These are the sources and citations used to research 5250.CS.Space.F2. This bibliography was generated on Cite This For Me on
ALBUQUERQUE – Turab Lookman, 67, of Santa Fe, N.M., made an initial appearance in federal court today on charges of making false official statements about his involvement with a program established by the Chinese government to recruit people with access to and knowledge of foreign technology and intellectual property. The FBI arrested Lookman yesterday after a grand jury indicted him on Wednesday on three counts of making false official statements about being recruited by and applying to participate in China’s Thousand Talents Program for personal compensation. The indictment alleges that Lookman made false statements about his involvement with China’s Thousand Talents Program on an employment questionnaire, in a debriefing with a Los Alamos National Laboratory counterintelligence officer, and to an investigator from the National Background Investigation Bureau/Office of Personnel Management. An indictment is only an accusation and a defendant is presumed innocent until proven guilty. Lookman is currently in custody pending a detention hearing on Tuesday. He faces up to 5 years in prison if convicted.
In-text: ("FORMER LOS ALAMOS NATIONAL LABORATORY SCIENTIST CHARGED WITH MAKING FALSE OFFICIAL STATEMENTS ABOUT HIS CONTACTS AND INVOLVEMENT WITH A CHINESE GOVERNMENT PROGRAM")
Your Bibliography: "FORMER LOS ALAMOS NATIONAL LABORATORY SCIENTIST CHARGED WITH MAKING FALSE OFFICIAL STATEMENTS ABOUT HIS CONTACTS AND INVOLVEMENT WITH A CHINESE GOVERNMENT PROGRAM." Justice.gov. N.p., 2019. Web. 2 Nov. 2019.
Google's company leadership is being accused of developing an internal tool to keep tabs on employees' efforts to organize protests and discuss labor rights. The tool, installed on all workers' computers, would automatically report employees who schedule a calendar event with more than 10 rooms or 100 employees, according to an employee memo reviewed by Bloomberg. The memo suggests that the tool "is an attempt of leadership to immediately learn about any workers organization attempts," Bloomberg reported. Google said Wednesday afternoon that the accusations about the Google Chrome extension are "categorically false."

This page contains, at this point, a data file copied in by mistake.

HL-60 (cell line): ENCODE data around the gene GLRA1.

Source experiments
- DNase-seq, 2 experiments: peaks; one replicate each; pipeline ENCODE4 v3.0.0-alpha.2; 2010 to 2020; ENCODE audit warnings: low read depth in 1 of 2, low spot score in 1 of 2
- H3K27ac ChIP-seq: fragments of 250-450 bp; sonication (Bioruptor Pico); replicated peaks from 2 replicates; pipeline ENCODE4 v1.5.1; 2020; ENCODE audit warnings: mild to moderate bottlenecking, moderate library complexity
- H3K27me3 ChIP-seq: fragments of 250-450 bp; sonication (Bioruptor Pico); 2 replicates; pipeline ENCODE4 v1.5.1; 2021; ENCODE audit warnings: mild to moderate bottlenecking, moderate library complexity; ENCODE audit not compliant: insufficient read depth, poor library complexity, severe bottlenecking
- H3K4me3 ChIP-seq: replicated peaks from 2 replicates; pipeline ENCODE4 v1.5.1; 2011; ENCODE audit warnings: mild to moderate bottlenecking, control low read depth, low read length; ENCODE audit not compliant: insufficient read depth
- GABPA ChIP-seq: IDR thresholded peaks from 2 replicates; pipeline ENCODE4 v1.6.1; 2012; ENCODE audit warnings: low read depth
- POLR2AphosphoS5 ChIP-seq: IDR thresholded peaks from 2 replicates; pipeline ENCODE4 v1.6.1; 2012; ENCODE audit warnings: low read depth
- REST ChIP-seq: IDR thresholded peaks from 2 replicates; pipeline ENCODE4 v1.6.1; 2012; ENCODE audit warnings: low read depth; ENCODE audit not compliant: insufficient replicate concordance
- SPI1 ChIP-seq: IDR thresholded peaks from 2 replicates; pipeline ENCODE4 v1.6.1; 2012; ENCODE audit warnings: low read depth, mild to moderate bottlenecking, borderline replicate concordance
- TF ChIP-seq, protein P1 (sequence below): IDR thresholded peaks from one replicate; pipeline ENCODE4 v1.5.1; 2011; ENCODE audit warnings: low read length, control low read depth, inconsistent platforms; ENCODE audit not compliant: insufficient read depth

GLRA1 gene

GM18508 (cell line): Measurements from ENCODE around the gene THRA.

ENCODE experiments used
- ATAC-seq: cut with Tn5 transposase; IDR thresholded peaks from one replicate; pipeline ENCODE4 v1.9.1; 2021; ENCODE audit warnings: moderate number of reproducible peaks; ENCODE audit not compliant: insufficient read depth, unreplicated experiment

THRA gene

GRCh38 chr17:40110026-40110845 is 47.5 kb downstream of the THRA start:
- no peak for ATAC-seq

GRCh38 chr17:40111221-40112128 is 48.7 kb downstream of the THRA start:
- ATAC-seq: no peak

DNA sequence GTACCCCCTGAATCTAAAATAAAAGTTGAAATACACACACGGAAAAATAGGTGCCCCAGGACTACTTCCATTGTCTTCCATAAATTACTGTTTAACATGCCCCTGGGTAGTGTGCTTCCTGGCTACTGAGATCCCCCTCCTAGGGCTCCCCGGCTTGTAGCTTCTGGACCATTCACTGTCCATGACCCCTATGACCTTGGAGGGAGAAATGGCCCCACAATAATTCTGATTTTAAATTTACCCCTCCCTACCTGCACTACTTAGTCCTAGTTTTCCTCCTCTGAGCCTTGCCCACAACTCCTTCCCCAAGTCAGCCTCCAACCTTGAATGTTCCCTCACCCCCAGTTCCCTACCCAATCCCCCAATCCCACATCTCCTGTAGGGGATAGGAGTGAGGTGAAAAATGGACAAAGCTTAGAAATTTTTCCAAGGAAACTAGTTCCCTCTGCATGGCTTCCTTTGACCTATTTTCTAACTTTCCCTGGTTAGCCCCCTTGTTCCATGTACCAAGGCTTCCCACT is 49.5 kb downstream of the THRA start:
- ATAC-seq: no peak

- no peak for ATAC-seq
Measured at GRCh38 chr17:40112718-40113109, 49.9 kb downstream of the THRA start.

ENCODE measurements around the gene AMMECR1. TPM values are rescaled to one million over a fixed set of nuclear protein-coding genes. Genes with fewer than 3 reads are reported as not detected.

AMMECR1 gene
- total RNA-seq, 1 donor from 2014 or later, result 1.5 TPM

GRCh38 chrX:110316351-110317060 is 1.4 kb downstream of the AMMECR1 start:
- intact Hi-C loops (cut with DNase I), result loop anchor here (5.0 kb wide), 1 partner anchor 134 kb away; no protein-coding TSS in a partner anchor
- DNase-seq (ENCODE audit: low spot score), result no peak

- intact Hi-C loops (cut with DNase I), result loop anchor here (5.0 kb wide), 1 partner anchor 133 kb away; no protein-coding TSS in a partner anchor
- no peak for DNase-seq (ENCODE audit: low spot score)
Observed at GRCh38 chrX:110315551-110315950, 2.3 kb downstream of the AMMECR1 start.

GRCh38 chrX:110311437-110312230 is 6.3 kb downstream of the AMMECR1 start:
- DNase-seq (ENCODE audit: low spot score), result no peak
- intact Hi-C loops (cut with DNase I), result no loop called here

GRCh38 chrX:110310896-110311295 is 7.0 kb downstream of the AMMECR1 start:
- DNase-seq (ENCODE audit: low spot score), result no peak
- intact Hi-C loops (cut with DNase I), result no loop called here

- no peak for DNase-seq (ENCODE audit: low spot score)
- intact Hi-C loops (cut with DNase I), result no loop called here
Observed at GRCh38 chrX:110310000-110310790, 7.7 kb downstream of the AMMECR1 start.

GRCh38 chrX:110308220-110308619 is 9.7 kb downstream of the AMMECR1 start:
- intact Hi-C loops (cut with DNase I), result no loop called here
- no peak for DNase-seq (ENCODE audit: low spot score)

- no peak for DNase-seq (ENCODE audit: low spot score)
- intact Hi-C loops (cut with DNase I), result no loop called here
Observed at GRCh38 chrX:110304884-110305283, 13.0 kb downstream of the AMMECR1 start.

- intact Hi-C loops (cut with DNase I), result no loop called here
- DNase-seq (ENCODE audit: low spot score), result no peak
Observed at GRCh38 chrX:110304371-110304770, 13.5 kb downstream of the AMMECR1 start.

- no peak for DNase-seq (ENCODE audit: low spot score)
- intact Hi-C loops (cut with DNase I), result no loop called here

Your Bibliography: Musil, Steven. "Google Accused Of Creating Tool To Spy On Employees' Organizing Efforts." CNET. N.p., 2019. Web. 2 Nov. 2019.
CHICAGO — A software engineer at a suburban Chicago locomotive manufacturer stole proprietary information from the company and took it to China, according to an indictment unsealed this week in federal court in Chicago. XUDONG YAO, also known as “William Yao,” 57, is charged with nine counts of theft of trade secrets. Yao is currently at large. He is believed to be residing in China. The indictment was announced by John R. Lausch, Jr., United States Attorney for the Northern District of Illinois; John C. Demers, Assistant Attorney General for National Security; and Jeffrey S. Sallet, Special Agent-in-Charge of the Chicago office of the Federal Bureau of Investigation. The government is represented by Assistant U.S. Attorney Peter M. Flanagan. According to the indictment, Yao began working for the suburban Chicago manufacturer in August 2014. Within two weeks, Yao downloaded more than 3,000 unique electronic files containing proprietary and trade secret information relating to the system that operates the manufacturer’s locomotives, the indictment states. Over the next six months, Yao downloaded numerous other electronic files containing proprietary and trade secret information, including technical documents and software source code, the indictment states. During that time, Yao allegedly sought, negotiated, and accepted employment with a business in China that provided automotive telematics service systems. The suburban Chicago manufacturer terminated Yao in February 2015 for reasons unrelated to the alleged theft, which at that time had not been discovered. Shortly thereafter, Yao made copies of the stolen trade secret information, the indictment states. He allegedly traveled to China in July 2015 and began working for the Chinese company. On Nov. 18, 2015, Yao traveled from China to O’Hare International Airport in Chicago, according to the indictment. At the time, he had in his possession the stolen trade secret information, including nine complete copies of the suburban Chicago company’s control system source code and the systems specifications that explained how the code worked, the indictment states. Yao returned to China at some point thereafter. The indictment was returned in December 2017 and ordered unsealed Wednesday.
In-text: ("Newly Unsealed Federal Indictment Charges Software Engineer With Theft Of Trade Secrets")
Your Bibliography: "Newly Unsealed Federal Indictment Charges Software Engineer With Theft Of Trade Secrets." Justice.gov. N.p., 2019. Web. 2 Nov. 2019.
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